DA: Vito Lopez's conduct 'alarming' not criminal - NEWS10 ABC: Albany, New York News, Weather, Sports

DA: Vito Lopez's conduct 'alarming' not criminal

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Mike Groll/AP Photo Mike Groll/AP Photo

NEW YORK (AP) - A New York district attorney says he has completed his investigation of sexual harassment allegations against Assemblyman Vito Lopez, and the lawmaker's conduct was "alarming" but not criminal.
Staten Island District Attorney Daniel Donovan acted as a special prosecutor to look into claims made by female members of the Brooklyn Democrat's staff. He says he did more than 50 interviews and found Lopez's conduct was inappropriate. But he said there was no basis to conclude a chargeable offense was committed. Donovan also admonished higher-level state officials that he said allowed Lopez's behavior through secret settlements and confidentiality.

Meanwhile, the state Joint Commission on Public Ethics found Lopez's actions violated the public trust. Women complained of harassment by Lopez and the commission said it found that Lopez rewarded workers who tolerated his behavior and punished those who rejected his attentions.

The scandal cost Lopez his leadership role. His lawyer called the news a welcome end to the saga.
Donovan lambasted the New York State Assembly for approving secret harassment settlements. He said it "apparently encouraged him to continue his inappropriate conduct." But Donovan said the settlements were not criminal acts.

Lopez has denied harassing women.

State Comptroller Thomas DiNapoli's statement on the findings said: "As the Joint Commission on Public Ethics and the Office of the Staten Island District Attorney found, staff in the Office of the State Comptroller performed its statutory responsibilities, consistent with long-standing policies and procedures. There is a need, however, for greater transparency and review for these legal payments. My office is taking steps to ensure this happens and is examining our existing policies to make any appropriate modifications."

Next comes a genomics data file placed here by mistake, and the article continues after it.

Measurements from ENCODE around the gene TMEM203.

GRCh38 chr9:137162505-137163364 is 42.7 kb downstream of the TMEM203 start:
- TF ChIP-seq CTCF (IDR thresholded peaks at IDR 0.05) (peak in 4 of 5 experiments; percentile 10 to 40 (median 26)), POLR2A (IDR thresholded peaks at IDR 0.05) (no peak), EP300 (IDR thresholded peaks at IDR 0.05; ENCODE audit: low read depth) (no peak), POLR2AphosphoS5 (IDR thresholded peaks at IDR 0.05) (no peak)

Attorney Gloria Allred, the lawyer for two women in Albany's sexual harassment scandal have accused the Assembly leadership of worrying more about politics than pursuing sexual harassment claims against Assemblyman Lopez.
Allred wants reforms so no other women are victimized as political leaders seek confidential settlements.
The New York City National Organization for Women accused Assembly Speaker Sheldon Silver of a "shameful cover-up at great expense to all women."
Silver says he would handle the case differently now, but notes neither he nor his staff are accused of ethics violations. Silver says his actions "represented a good faith belief that the Assembly was acting in the interests of the victims."

Silver says he acknowledged last year it was "a mistake" not to immediately refer the complaints to the Assembly ethics committee, a mistake he says won't be repeated.
He repeated his call for Lopez to resign.

Albany County District Attorney David Soares says Wednesday he can't comment on what he called any "ongoing" public integrity investigations.

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